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Myths about Highly Able Students

There are many myths about gifted students. Some of these are:

  • Gifted students, because of their strengths, can learn on their own and need no guidance.
  • If students are not achieving academically, they cannot possibly be in possession of any mathematical talents.
  • Equal opportunity in education means the same curriculum at the same pace and employing the same pedagogy for all students.

"These beliefs must be dispelled. we know that gifted students who are not challenged and guided may lose interest, perfom poorly, and even discontinue their study of mathematics. we know that academic underachievement can be reversed and talented students identified among former underachievers. finally, equal opportunity is not synonymous with having the same experiences. Every child should be given maximum challenge, support, and guidance in the larning process, but the nature of these may be quite different from child to child." ("Empowering Teachers to Discover, Challenge, and Support Students," Carol Greenes, Maggie Mode) Additionally, mathematical promise cannot be equated either with school achievement or with performance on computational algorithms.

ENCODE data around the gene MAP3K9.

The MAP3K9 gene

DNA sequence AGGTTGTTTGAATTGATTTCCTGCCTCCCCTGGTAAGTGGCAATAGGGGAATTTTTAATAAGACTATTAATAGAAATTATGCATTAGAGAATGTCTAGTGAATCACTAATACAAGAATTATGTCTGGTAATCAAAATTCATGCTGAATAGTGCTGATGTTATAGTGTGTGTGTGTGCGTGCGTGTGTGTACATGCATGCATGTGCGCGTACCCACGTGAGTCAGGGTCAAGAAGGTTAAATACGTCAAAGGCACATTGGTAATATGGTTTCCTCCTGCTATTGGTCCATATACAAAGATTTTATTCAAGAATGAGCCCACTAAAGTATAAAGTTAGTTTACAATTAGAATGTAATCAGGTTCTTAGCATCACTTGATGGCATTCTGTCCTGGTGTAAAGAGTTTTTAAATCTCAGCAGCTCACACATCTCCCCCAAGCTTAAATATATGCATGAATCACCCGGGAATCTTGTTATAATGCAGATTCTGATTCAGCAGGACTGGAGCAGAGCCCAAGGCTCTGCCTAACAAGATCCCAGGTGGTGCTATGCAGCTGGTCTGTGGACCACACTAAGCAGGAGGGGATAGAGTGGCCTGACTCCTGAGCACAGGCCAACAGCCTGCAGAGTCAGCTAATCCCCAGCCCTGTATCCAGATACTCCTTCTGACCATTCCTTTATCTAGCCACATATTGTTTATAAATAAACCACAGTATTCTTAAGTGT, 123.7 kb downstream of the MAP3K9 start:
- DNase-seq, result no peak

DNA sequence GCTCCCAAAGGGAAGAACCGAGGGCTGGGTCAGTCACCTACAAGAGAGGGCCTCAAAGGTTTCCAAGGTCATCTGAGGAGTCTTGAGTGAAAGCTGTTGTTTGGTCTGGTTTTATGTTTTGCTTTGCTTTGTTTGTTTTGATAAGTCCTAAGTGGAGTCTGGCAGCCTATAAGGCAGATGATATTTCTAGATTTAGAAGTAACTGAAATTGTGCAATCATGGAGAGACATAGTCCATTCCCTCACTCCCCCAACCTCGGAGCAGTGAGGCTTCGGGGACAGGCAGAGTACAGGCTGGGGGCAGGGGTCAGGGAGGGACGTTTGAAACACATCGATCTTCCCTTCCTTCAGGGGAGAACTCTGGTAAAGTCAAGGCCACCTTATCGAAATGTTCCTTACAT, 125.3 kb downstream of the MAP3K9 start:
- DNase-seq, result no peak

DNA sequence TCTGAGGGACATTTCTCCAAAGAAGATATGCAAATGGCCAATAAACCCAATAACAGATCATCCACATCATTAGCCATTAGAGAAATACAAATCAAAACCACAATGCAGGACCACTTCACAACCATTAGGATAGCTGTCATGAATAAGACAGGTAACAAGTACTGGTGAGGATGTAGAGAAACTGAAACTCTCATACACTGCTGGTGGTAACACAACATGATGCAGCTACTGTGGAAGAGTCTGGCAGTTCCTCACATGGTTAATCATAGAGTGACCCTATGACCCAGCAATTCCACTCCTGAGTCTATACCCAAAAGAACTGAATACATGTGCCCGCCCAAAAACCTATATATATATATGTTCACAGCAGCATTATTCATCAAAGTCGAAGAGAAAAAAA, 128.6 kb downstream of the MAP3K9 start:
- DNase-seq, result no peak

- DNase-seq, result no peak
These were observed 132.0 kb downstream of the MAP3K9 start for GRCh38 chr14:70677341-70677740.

In"Serving the Needs of the Mathematically Promising," Linda Jensen Sheffield presented a continuum of mathematical understanding. All students fall on one place on the continuum (but do not necessarily stay there), with the more able students at the upper end.

Watch the MSDE video about the Top Ten Myths in Gifted Education.